Texas Longhorn Cattle: Guide, Info & Facts

Texas Longhorn cattle aren't just known for their unique long horns. They enjoy long lifespans, ongoing reproduction past 20 years and very strong resilience. Their meat is often consumed and is very tasty, being one the healthiest of all cattle breeds. 

The story of Texas Longhorn cattle is similar in some ways to that of Red Angus cattle. Both breeds were once alienated by cattlemen, only to rise again from dwindled populations to a higher pedestal as important, futuristic breeds in the American cattle industry.

While the Red Angus breed was alienated for its red color in favor of the black coat of their black Angus relatives, the Texas Longhorn breed was alienated for its lack of fat—an overlooked quality that has been instrumental in the breed’s comeback.

But how exactly did America’s first cattle nearly become extinct, and how were they saved?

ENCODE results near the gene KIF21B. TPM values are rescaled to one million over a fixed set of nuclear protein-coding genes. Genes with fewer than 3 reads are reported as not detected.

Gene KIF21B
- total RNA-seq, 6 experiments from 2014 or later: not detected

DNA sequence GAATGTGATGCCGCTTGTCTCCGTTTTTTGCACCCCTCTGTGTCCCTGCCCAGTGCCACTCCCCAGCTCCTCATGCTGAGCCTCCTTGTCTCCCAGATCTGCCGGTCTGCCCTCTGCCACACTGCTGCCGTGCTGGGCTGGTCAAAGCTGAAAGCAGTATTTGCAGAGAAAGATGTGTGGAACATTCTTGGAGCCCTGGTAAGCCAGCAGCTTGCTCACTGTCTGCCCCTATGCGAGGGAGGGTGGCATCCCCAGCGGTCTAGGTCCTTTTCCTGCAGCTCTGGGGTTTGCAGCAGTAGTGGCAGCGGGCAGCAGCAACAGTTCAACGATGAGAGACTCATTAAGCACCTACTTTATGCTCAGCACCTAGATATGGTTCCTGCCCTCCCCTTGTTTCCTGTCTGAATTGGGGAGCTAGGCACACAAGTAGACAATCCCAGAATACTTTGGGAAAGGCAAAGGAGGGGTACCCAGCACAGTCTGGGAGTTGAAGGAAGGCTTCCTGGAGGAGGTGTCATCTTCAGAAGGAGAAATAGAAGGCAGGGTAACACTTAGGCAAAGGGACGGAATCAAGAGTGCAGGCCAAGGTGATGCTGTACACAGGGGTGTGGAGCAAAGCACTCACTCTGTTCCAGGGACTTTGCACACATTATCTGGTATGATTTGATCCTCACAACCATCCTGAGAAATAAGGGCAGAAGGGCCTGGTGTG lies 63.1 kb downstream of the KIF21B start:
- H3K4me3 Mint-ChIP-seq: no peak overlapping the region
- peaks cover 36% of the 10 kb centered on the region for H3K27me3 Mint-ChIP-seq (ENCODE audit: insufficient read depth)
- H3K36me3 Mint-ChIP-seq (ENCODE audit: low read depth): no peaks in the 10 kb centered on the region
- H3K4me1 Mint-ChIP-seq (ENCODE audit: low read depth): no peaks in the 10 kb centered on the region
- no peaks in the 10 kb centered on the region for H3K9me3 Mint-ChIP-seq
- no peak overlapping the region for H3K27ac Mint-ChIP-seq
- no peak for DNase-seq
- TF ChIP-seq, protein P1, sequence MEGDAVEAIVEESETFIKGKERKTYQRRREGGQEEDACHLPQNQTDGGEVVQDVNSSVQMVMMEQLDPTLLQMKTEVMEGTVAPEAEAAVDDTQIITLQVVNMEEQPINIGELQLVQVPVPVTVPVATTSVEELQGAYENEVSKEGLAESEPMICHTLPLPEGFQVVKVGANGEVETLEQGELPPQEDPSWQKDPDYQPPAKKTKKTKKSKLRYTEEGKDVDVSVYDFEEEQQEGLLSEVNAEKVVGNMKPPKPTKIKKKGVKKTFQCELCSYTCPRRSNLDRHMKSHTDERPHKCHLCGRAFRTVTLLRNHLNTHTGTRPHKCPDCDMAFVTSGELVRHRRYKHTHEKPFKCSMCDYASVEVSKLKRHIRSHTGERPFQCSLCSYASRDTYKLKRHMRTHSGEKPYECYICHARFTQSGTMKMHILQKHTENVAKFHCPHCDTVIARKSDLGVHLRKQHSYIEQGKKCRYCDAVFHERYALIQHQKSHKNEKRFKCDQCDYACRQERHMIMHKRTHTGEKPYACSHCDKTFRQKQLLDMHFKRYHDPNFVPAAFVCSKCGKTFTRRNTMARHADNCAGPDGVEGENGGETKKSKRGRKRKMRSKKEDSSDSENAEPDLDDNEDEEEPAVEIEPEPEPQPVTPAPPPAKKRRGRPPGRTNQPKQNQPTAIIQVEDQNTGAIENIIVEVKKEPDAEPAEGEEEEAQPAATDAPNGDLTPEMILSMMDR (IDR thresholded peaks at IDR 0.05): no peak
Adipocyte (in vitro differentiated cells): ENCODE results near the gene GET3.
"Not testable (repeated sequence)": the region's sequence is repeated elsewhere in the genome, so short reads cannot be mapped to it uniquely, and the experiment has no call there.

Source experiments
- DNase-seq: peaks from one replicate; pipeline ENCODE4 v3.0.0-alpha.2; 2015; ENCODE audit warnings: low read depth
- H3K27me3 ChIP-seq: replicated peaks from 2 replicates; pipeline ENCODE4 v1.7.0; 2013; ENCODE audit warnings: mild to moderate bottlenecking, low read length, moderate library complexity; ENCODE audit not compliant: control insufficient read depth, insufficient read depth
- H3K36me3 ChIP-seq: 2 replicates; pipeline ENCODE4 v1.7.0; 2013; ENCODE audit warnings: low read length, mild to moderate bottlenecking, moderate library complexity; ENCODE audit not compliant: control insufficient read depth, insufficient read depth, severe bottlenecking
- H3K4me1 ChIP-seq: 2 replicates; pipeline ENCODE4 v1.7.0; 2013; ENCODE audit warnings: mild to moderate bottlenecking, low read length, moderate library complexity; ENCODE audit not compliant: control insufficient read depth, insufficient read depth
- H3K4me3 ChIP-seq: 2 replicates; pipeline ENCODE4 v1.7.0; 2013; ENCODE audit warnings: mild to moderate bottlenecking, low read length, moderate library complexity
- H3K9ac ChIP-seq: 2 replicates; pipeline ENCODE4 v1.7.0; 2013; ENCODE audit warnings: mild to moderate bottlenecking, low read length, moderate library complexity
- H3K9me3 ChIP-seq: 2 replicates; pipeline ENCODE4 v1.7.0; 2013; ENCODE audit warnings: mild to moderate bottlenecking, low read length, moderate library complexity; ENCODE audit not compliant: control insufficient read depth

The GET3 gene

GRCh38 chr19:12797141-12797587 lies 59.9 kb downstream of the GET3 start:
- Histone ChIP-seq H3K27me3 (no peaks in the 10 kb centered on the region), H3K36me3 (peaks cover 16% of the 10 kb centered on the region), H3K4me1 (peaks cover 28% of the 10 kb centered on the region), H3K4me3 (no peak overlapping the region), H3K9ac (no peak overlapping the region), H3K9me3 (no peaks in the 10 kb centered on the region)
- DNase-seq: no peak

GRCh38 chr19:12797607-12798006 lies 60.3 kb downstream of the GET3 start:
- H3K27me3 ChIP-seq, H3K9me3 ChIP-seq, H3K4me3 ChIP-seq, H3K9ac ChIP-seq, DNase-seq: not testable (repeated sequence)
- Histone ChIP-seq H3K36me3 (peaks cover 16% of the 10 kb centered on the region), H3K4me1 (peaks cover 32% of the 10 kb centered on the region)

Where Do The Texas Longhorn Cattle Come From?

Texas Longhorn cattle are an American beef breed of European descent but with some indicine genetics from cattle of African origin. They came to the Americas during the new world discovery period.

Texas Longhorns descend from Criollo cattle brought to the Americas from the Iberian Peninsula by Spanish explorers.

The arrival of the more miniature longhorn cattle traces back to the 1493 second voyage of Christopher Columbus from Spain, in which he brought Spanish cattle on his ship and landed in the Dominican Republic, which he called Dominica.

From the landing point, the long-horned cattle that came as a source of food for colonists were used in Mexico by the incoming Spain people before finding their way north to Texas around the end of the 17th century.

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In Texas, the cattle were either released into the wild or became unmanageable as they now had a lot of space to roam the open range, eventually becoming feral for two centuries.

The now wild-living cattle continued to thrive and develop independently without human intervention to grow to a population of millions.

Anglo-American settlers bred the feral Mexican cattle in East Texas with their eastern cattle to produce the Texas Longhorn cattle—a breed with longer horns that span up to 7 feet from tip to tip.